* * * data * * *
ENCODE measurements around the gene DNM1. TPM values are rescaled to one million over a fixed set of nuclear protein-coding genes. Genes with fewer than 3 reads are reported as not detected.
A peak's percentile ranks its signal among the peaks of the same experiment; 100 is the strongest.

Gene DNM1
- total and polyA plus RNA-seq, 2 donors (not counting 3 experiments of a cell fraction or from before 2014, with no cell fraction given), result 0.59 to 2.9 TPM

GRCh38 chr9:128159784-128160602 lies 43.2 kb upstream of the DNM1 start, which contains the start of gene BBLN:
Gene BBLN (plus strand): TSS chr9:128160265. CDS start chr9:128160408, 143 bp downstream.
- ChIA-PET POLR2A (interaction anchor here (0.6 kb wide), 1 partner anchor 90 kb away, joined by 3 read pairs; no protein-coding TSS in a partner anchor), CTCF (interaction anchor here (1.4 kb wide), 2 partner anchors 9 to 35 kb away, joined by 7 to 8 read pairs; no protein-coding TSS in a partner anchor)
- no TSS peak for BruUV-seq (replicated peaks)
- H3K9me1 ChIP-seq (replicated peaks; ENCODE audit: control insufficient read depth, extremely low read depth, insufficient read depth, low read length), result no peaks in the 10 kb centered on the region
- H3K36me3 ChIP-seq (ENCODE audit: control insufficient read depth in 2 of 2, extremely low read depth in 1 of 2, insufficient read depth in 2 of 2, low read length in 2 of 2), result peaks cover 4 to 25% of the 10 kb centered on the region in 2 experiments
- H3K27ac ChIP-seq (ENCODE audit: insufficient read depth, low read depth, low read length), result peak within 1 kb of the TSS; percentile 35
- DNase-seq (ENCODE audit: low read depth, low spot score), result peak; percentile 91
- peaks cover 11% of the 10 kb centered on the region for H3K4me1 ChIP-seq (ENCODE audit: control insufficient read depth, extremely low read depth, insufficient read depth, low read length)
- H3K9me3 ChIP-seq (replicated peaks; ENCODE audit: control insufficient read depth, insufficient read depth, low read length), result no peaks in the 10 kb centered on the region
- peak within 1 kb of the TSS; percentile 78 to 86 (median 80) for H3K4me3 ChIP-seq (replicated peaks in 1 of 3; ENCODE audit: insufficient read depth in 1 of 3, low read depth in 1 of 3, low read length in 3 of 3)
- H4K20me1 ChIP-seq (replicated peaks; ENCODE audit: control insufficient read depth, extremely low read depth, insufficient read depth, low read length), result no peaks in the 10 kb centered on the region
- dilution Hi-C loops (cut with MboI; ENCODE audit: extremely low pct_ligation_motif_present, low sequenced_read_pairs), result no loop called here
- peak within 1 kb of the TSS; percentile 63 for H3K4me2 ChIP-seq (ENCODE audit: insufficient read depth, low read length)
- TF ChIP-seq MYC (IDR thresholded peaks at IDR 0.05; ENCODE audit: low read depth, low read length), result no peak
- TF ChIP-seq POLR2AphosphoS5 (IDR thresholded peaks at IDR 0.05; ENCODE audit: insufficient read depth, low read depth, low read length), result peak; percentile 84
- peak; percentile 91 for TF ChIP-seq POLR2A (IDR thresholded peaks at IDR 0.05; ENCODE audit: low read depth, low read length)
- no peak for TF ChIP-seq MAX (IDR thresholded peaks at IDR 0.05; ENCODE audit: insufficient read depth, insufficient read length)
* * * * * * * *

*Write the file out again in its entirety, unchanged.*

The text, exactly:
ENCODE measurements around the gene DNM1. TPM values are rescaled to one million over a fixed set of nuclear protein-coding genes. Genes with fewer than 3 reads are reported as not detected.
A peak's percentile ranks its signal among the peaks of the same experiment; 100 is the strongest.

Gene DNM1
- total and polyA plus RNA-seq, 2 donors (not counting 3 experiments of a cell fraction or from before 2014, with no cell fraction given), result 0.59 to 2.9 TPM

GRCh38 chr9:128159784-128160602 lies 43.2 kb upstream of the DNM1 start, which contains the start of gene BBLN:
Gene BBLN (plus strand): TSS chr9:128160265. CDS start chr9:128160408, 143 bp downstream.
- ChIA-PET POLR2A (interaction anchor here (0.6 kb wide), 1 partner anchor 90 kb away, joined by 3 read pairs; no protein-coding TSS in a partner anchor), CTCF (interaction anchor here (1.4 kb wide), 2 partner anchors 9 to 35 kb away, joined by 7 to 8 read pairs; no protein-coding TSS in a partner anchor)
- no TSS peak for BruUV-seq (replicated peaks)
- H3K9me1 ChIP-seq (replicated peaks; ENCODE audit: control insufficient read depth, extremely low read depth, insufficient read depth, low read length), result no peaks in the 10 kb centered on the region
- H3K36me3 ChIP-seq (ENCODE audit: control insufficient read depth in 2 of 2, extremely low read depth in 1 of 2, insufficient read depth in 2 of 2, low read length in 2 of 2), result peaks cover 4 to 25% of the 10 kb centered on the region in 2 experiments
- H3K27ac ChIP-seq (ENCODE audit: insufficient read depth, low read depth, low read length), result peak within 1 kb of the TSS; percentile 35
- DNase-seq (ENCODE audit: low read depth, low spot score), result peak; percentile 91
- peaks cover 11% of the 10 kb centered on the region for H3K4me1 ChIP-seq (ENCODE audit: control insufficient read depth, extremely low read depth, insufficient read depth, low read length)
- H3K9me3 ChIP-seq (replicated peaks; ENCODE audit: control insufficient read depth, insufficient read depth, low read length), result no peaks in the 10 kb centered on the region
- peak within 1 kb of the TSS; percentile 78 to 86 (median 80) for H3K4me3 ChIP-seq (replicated peaks in 1 of 3; ENCODE audit: insufficient read depth in 1 of 3, low read depth in 1 of 3, low read length in 3 of 3)
- H4K20me1 ChIP-seq (replicated peaks; ENCODE audit: control insufficient read depth, extremely low read depth, insufficient read depth, low read length), result no peaks in the 10 kb centered on the region
- dilution Hi-C loops (cut with MboI; ENCODE audit: extremely low pct_ligation_motif_present, low sequenced_read_pairs), result no loop called here
- peak within 1 kb of the TSS; percentile 63 for H3K4me2 ChIP-seq (ENCODE audit: insufficient read depth, low read length)
- TF ChIP-seq MYC (IDR thresholded peaks at IDR 0.05; ENCODE audit: low read depth, low read length), result no peak
- TF ChIP-seq POLR2AphosphoS5 (IDR thresholded peaks at IDR 0.05; ENCODE audit: insufficient read depth, low read depth, low read length), result peak; percentile 84
- peak; percentile 91 for TF ChIP-seq POLR2A (IDR thresholded peaks at IDR 0.05; ENCODE audit: low read depth, low read length)
- no peak for TF ChIP-seq MAX (IDR thresholded peaks at IDR 0.05; ENCODE audit: insufficient read depth, insufficient read length)